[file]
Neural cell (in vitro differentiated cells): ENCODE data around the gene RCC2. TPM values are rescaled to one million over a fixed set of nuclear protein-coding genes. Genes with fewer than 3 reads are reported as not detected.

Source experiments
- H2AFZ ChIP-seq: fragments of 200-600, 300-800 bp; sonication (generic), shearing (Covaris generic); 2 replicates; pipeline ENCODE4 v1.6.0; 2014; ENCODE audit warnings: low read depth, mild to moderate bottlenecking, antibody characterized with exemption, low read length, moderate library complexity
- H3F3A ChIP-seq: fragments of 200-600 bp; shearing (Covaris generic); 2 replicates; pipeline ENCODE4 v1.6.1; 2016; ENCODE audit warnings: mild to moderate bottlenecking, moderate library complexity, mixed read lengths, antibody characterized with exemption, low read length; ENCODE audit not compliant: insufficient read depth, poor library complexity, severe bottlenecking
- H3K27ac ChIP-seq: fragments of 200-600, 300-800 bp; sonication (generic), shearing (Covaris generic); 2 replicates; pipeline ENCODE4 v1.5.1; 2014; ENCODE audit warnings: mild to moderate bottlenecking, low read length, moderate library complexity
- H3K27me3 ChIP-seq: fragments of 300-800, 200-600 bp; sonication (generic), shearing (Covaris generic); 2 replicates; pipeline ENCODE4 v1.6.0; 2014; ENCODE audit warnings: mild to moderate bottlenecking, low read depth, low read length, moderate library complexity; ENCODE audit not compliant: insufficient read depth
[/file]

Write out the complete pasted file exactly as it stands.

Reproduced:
Neural cell (in vitro differentiated cells): ENCODE data around the gene RCC2. TPM values are rescaled to one million over a fixed set of nuclear protein-coding genes. Genes with fewer than 3 reads are reported as not detected.

Source experiments
- H2AFZ ChIP-seq: fragments of 200-600, 300-800 bp; sonication (generic), shearing (Covaris generic); 2 replicates; pipeline ENCODE4 v1.6.0; 2014; ENCODE audit warnings: low read depth, mild to moderate bottlenecking, antibody characterized with exemption, low read length, moderate library complexity
- H3F3A ChIP-seq: fragments of 200-600 bp; shearing (Covaris generic); 2 replicates; pipeline ENCODE4 v1.6.1; 2016; ENCODE audit warnings: mild to moderate bottlenecking, moderate library complexity, mixed read lengths, antibody characterized with exemption, low read length; ENCODE audit not compliant: insufficient read depth, poor library complexity, severe bottlenecking
- H3K27ac ChIP-seq: fragments of 200-600, 300-800 bp; sonication (generic), shearing (Covaris generic); 2 replicates; pipeline ENCODE4 v1.5.1; 2014; ENCODE audit warnings: mild to moderate bottlenecking, low read length, moderate library complexity
- H3K27me3 ChIP-seq: fragments of 300-800, 200-600 bp; sonication (generic), shearing (Covaris generic); 2 replicates; pipeline ENCODE4 v1.6.0; 2014; ENCODE audit warnings: mild to moderate bottlenecking, low read depth, low read length, moderate library complexity; ENCODE audit not compliant: insufficient read depth